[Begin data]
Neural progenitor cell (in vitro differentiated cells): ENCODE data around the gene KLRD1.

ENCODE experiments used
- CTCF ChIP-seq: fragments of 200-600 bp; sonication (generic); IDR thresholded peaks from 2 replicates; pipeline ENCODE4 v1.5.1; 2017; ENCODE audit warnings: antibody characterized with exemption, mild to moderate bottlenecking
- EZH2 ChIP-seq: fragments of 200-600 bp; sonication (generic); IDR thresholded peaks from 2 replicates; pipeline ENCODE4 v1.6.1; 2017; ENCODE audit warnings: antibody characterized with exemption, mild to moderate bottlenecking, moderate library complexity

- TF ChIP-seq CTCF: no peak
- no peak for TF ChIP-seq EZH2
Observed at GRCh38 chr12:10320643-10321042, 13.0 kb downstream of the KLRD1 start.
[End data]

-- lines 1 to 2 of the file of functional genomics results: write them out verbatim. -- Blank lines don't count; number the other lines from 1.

Neural progenitor cell (in vitro differentiated cells): ENCODE data around the gene KLRD1.

ENCODE experiments used